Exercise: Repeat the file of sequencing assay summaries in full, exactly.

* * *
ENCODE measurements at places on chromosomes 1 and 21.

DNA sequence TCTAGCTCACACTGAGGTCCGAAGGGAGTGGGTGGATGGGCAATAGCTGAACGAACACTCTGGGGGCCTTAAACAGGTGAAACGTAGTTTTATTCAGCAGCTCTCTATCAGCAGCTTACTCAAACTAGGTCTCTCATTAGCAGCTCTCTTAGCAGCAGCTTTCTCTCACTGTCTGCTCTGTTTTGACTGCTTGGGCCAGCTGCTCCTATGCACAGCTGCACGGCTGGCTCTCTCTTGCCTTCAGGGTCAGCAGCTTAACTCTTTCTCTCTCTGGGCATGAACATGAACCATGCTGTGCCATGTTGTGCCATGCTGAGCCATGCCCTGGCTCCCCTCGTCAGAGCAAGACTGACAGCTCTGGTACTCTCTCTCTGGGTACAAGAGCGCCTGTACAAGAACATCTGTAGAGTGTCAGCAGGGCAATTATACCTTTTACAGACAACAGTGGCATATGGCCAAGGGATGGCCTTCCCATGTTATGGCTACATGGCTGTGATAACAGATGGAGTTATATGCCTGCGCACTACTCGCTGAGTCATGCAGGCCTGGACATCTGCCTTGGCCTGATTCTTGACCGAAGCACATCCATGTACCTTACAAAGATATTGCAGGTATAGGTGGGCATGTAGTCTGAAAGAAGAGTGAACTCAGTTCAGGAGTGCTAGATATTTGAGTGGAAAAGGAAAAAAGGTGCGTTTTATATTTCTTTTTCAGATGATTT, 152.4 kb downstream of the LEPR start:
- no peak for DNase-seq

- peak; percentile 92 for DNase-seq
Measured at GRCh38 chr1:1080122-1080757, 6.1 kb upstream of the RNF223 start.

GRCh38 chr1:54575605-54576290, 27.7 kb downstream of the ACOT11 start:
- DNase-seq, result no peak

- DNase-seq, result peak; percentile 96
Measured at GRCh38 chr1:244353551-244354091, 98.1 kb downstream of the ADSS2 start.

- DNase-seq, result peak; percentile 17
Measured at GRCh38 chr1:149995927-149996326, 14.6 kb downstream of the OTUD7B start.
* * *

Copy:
ENCODE measurements at places on chromosomes 1 and 21.

DNA sequence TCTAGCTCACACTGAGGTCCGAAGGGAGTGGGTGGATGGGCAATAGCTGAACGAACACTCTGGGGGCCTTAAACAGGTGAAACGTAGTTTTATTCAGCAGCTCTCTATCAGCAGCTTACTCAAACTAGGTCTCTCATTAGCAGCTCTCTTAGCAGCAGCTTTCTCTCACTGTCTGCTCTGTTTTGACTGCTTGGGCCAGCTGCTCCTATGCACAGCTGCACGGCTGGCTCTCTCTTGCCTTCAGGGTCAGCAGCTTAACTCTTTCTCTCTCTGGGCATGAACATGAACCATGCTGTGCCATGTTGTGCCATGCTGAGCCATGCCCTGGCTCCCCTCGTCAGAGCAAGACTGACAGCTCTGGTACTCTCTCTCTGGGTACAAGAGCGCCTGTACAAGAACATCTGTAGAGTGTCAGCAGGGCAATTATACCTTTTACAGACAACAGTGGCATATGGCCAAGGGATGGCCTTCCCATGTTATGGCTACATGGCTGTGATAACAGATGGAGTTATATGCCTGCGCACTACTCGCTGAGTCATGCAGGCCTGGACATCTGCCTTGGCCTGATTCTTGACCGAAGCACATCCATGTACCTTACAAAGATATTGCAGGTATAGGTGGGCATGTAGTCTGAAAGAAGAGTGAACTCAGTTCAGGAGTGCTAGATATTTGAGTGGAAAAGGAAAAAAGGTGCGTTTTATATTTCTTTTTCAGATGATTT, 152.4 kb downstream of the LEPR start:
- no peak for DNase-seq

- peak; percentile 92 for DNase-seq
Measured at GRCh38 chr1:1080122-1080757, 6.1 kb upstream of the RNF223 start.

GRCh38 chr1:54575605-54576290, 27.7 kb downstream of the ACOT11 start:
- DNase-seq, result no peak

- DNase-seq, result peak; percentile 96
Measured at GRCh38 chr1:244353551-244354091, 98.1 kb downstream of the ADSS2 start.

- DNase-seq, result peak; percentile 17
Measured at GRCh38 chr1:149995927-149996326, 14.6 kb downstream of the OTUD7B start.